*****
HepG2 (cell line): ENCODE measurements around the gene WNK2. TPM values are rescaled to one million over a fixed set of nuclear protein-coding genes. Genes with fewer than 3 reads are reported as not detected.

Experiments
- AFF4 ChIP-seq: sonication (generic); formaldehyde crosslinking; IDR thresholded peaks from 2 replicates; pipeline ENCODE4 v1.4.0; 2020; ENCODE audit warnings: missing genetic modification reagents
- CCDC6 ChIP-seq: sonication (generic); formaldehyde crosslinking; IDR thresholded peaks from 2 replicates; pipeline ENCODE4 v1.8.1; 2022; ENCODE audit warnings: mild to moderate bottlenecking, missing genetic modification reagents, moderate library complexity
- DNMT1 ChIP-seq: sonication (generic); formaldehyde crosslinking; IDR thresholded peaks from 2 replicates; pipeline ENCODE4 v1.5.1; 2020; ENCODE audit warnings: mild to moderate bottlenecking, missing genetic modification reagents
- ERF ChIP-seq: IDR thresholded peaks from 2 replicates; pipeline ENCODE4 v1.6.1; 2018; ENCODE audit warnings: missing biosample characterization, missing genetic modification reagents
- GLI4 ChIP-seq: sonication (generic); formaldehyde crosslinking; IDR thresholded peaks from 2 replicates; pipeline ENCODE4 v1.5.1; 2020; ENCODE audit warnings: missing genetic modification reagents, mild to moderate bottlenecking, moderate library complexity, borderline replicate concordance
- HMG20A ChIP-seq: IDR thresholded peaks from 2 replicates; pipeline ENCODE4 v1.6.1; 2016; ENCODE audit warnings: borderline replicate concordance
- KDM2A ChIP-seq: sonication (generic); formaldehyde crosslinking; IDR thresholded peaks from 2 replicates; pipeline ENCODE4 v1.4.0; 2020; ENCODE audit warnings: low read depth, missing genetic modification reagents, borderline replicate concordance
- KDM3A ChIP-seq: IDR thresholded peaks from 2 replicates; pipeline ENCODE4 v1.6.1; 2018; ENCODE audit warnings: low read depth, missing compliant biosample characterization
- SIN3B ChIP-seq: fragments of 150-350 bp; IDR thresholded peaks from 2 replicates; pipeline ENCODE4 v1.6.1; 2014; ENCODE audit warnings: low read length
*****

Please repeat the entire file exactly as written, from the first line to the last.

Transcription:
HepG2 (cell line): ENCODE measurements around the gene WNK2. TPM values are rescaled to one million over a fixed set of nuclear protein-coding genes. Genes with fewer than 3 reads are reported as not detected.

Experiments
- AFF4 ChIP-seq: sonication (generic); formaldehyde crosslinking; IDR thresholded peaks from 2 replicates; pipeline ENCODE4 v1.4.0; 2020; ENCODE audit warnings: missing genetic modification reagents
- CCDC6 ChIP-seq: sonication (generic); formaldehyde crosslinking; IDR thresholded peaks from 2 replicates; pipeline ENCODE4 v1.8.1; 2022; ENCODE audit warnings: mild to moderate bottlenecking, missing genetic modification reagents, moderate library complexity
- DNMT1 ChIP-seq: sonication (generic); formaldehyde crosslinking; IDR thresholded peaks from 2 replicates; pipeline ENCODE4 v1.5.1; 2020; ENCODE audit warnings: mild to moderate bottlenecking, missing genetic modification reagents
- ERF ChIP-seq: IDR thresholded peaks from 2 replicates; pipeline ENCODE4 v1.6.1; 2018; ENCODE audit warnings: missing biosample characterization, missing genetic modification reagents
- GLI4 ChIP-seq: sonication (generic); formaldehyde crosslinking; IDR thresholded peaks from 2 replicates; pipeline ENCODE4 v1.5.1; 2020; ENCODE audit warnings: missing genetic modification reagents, mild to moderate bottlenecking, moderate library complexity, borderline replicate concordance
- HMG20A ChIP-seq: IDR thresholded peaks from 2 replicates; pipeline ENCODE4 v1.6.1; 2016; ENCODE audit warnings: borderline replicate concordance
- KDM2A ChIP-seq: sonication (generic); formaldehyde crosslinking; IDR thresholded peaks from 2 replicates; pipeline ENCODE4 v1.4.0; 2020; ENCODE audit warnings: low read depth, missing genetic modification reagents, borderline replicate concordance
- KDM3A ChIP-seq: IDR thresholded peaks from 2 replicates; pipeline ENCODE4 v1.6.1; 2018; ENCODE audit warnings: low read depth, missing compliant biosample characterization
- SIN3B ChIP-seq: fragments of 150-350 bp; IDR thresholded peaks from 2 replicates; pipeline ENCODE4 v1.6.1; 2014; ENCODE audit warnings: low read length